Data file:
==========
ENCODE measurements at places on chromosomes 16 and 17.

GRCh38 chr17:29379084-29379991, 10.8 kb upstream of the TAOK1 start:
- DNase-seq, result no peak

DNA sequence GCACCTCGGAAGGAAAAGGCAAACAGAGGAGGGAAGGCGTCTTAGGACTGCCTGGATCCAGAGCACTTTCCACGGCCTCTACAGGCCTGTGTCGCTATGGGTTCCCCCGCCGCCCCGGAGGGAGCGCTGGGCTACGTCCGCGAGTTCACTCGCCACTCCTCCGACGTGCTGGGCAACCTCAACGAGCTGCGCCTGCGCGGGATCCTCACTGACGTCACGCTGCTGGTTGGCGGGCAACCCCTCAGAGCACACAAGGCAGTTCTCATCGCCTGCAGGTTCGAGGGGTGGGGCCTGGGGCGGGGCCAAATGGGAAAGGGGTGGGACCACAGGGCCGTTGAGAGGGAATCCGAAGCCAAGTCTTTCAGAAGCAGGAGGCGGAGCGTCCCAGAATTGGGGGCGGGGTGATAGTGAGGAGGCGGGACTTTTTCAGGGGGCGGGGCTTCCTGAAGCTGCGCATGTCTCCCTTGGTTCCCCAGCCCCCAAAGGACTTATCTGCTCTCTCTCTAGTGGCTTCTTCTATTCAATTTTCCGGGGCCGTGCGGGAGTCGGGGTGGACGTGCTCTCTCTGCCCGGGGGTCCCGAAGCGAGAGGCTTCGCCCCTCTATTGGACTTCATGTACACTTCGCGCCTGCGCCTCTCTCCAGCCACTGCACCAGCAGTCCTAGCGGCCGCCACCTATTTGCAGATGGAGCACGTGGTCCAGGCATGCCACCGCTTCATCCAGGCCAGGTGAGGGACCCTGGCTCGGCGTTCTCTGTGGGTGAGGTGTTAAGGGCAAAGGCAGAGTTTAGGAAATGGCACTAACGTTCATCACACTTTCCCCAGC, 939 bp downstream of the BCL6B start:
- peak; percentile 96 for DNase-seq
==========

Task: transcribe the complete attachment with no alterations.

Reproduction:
ENCODE measurements at places on chromosomes 16 and 17.

GRCh38 chr17:29379084-29379991, 10.8 kb upstream of the TAOK1 start:
- DNase-seq, result no peak

DNA sequence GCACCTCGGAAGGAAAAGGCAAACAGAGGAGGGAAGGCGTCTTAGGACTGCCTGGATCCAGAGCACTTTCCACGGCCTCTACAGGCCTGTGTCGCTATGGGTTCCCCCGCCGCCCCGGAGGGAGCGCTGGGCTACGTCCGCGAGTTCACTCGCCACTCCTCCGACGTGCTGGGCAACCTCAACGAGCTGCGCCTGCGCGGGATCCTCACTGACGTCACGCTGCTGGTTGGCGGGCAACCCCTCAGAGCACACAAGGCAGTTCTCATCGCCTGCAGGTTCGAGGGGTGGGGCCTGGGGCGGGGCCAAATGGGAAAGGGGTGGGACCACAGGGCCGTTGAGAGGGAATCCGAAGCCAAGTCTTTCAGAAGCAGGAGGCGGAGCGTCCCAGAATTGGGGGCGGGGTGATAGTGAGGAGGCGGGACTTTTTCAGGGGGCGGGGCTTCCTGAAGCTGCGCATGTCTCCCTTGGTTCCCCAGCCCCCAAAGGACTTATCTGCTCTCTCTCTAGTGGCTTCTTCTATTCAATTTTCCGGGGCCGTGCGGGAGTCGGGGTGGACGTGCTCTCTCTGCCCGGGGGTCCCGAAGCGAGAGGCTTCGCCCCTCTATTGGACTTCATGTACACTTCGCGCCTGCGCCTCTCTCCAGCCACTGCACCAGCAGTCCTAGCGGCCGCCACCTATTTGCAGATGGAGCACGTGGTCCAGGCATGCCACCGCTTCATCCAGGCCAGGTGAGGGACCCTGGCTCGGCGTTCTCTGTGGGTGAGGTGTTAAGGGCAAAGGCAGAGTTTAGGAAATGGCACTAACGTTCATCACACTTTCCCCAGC, 939 bp downstream of the BCL6B start:
- peak; percentile 96 for DNase-seq